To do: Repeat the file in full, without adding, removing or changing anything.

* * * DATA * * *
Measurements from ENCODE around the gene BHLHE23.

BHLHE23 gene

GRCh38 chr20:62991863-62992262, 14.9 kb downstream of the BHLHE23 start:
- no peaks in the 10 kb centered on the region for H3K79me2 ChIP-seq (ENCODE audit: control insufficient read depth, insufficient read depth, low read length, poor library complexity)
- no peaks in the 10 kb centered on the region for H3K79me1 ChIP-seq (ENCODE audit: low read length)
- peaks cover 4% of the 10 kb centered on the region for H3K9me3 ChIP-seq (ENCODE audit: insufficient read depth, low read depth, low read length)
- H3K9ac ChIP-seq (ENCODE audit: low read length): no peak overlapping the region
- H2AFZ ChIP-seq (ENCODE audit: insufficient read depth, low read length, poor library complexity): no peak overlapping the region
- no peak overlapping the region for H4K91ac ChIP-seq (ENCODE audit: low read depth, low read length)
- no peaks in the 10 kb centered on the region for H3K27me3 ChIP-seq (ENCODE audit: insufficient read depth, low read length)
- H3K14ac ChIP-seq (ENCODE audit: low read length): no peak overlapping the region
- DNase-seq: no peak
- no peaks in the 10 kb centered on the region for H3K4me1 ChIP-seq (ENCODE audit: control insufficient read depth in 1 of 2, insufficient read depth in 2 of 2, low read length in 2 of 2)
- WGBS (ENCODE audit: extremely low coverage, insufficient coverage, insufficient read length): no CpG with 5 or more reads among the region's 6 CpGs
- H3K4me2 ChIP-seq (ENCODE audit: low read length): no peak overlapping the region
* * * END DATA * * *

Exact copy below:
Measurements from ENCODE around the gene BHLHE23.

BHLHE23 gene

GRCh38 chr20:62991863-62992262, 14.9 kb downstream of the BHLHE23 start:
- no peaks in the 10 kb centered on the region for H3K79me2 ChIP-seq (ENCODE audit: control insufficient read depth, insufficient read depth, low read length, poor library complexity)
- no peaks in the 10 kb centered on the region for H3K79me1 ChIP-seq (ENCODE audit: low read length)
- peaks cover 4% of the 10 kb centered on the region for H3K9me3 ChIP-seq (ENCODE audit: insufficient read depth, low read depth, low read length)
- H3K9ac ChIP-seq (ENCODE audit: low read length): no peak overlapping the region
- H2AFZ ChIP-seq (ENCODE audit: insufficient read depth, low read length, poor library complexity): no peak overlapping the region
- no peak overlapping the region for H4K91ac ChIP-seq (ENCODE audit: low read depth, low read length)
- no peaks in the 10 kb centered on the region for H3K27me3 ChIP-seq (ENCODE audit: insufficient read depth, low read length)
- H3K14ac ChIP-seq (ENCODE audit: low read length): no peak overlapping the region
- DNase-seq: no peak
- no peaks in the 10 kb centered on the region for H3K4me1 ChIP-seq (ENCODE audit: control insufficient read depth in 1 of 2, insufficient read depth in 2 of 2, low read length in 2 of 2)
- WGBS (ENCODE audit: extremely low coverage, insufficient coverage, insufficient read length): no CpG with 5 or more reads among the region's 6 CpGs
- H3K4me2 ChIP-seq (ENCODE audit: low read length): no peak overlapping the region